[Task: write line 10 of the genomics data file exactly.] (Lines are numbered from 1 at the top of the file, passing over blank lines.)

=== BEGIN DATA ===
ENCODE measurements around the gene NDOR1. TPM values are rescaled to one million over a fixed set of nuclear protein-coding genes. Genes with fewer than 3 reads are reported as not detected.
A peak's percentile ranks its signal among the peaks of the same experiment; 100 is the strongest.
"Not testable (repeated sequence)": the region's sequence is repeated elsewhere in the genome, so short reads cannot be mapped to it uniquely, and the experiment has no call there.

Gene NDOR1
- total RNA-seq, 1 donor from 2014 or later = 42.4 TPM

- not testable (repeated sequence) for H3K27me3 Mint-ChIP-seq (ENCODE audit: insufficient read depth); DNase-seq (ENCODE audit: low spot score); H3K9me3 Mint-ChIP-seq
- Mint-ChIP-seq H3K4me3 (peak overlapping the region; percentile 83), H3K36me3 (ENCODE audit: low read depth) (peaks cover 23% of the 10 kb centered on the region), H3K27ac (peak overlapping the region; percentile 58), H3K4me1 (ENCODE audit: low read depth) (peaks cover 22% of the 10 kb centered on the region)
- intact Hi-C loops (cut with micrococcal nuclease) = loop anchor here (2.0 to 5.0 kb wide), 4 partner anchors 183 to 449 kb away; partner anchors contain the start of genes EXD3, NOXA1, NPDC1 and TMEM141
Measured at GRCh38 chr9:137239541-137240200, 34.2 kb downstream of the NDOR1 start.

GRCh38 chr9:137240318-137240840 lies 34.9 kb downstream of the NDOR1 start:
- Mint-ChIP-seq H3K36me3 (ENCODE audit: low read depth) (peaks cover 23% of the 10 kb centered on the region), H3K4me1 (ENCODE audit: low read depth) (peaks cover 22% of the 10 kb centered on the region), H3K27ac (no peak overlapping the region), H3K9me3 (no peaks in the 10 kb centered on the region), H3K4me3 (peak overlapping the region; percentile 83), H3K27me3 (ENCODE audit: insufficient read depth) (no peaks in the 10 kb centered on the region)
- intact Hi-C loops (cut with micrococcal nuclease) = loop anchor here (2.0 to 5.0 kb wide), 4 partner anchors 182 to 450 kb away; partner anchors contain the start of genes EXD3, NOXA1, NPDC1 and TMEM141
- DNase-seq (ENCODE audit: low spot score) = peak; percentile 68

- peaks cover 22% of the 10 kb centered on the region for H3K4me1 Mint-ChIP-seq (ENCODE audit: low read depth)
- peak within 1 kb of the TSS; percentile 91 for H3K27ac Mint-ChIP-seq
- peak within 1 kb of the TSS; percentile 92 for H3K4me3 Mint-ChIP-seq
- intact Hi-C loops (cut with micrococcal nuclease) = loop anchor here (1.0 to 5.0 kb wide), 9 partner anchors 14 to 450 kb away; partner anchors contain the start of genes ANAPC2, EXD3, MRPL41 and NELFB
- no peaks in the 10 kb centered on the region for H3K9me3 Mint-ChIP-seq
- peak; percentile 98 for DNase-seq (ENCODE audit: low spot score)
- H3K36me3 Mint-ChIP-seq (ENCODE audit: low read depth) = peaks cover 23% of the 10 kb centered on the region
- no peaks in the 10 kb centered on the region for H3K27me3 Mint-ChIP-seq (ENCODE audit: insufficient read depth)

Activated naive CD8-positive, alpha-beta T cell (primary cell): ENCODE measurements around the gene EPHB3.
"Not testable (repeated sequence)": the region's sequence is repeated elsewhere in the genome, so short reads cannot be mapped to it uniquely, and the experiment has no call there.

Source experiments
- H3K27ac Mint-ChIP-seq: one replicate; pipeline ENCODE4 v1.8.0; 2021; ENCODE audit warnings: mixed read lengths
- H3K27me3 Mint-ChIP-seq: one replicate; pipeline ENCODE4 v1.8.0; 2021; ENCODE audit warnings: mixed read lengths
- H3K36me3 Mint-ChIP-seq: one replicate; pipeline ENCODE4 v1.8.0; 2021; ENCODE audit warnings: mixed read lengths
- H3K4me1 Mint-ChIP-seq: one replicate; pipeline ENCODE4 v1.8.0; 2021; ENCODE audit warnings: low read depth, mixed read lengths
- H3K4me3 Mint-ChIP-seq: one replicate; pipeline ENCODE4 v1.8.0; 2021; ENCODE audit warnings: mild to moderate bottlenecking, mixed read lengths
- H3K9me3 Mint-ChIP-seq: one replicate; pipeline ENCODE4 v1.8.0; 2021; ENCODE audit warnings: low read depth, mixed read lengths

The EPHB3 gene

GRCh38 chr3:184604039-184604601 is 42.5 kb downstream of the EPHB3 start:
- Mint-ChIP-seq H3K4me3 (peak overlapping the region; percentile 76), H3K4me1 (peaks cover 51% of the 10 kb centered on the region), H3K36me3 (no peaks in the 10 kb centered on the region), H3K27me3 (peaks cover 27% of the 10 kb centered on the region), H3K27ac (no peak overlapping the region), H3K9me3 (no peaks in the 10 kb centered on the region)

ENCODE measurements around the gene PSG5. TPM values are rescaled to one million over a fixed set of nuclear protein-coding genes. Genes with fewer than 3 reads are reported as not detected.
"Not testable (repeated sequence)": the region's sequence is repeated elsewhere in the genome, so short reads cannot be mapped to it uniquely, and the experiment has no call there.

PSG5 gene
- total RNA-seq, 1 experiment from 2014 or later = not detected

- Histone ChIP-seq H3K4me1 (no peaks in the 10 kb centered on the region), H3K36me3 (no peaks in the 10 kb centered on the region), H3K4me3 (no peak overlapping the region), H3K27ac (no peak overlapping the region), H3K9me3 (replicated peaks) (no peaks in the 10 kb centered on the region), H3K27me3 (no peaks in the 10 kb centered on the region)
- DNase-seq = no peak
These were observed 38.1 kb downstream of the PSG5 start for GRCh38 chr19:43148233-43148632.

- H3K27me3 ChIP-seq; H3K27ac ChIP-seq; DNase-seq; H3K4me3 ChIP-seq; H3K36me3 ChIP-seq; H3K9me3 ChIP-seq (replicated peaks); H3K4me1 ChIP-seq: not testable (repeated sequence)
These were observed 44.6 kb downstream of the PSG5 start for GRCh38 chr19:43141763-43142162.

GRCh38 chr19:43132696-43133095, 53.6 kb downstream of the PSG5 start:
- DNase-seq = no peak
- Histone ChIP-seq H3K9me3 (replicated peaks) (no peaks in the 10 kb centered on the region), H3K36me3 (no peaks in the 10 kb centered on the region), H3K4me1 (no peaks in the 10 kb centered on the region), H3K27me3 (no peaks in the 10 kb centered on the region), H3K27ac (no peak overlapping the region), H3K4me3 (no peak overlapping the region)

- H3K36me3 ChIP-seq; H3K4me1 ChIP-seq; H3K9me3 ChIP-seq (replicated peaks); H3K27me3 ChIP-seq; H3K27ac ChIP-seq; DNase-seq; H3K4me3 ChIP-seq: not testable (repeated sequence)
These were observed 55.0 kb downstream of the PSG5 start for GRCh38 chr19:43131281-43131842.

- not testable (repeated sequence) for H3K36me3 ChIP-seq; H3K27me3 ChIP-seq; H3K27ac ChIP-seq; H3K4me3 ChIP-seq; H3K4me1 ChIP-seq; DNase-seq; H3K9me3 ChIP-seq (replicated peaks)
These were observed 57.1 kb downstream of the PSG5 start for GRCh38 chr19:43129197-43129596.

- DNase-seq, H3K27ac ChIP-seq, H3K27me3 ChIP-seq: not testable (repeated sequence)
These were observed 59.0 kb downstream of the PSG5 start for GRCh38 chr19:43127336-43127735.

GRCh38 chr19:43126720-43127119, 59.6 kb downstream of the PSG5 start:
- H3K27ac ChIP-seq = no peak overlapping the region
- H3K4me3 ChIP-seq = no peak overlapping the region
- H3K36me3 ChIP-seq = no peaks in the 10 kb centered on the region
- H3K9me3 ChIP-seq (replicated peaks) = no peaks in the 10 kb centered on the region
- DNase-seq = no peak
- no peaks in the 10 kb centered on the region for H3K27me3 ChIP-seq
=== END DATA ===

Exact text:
GRCh38 chr9:137240318-137240840 lies 34.9 kb downstream of the NDOR1 start: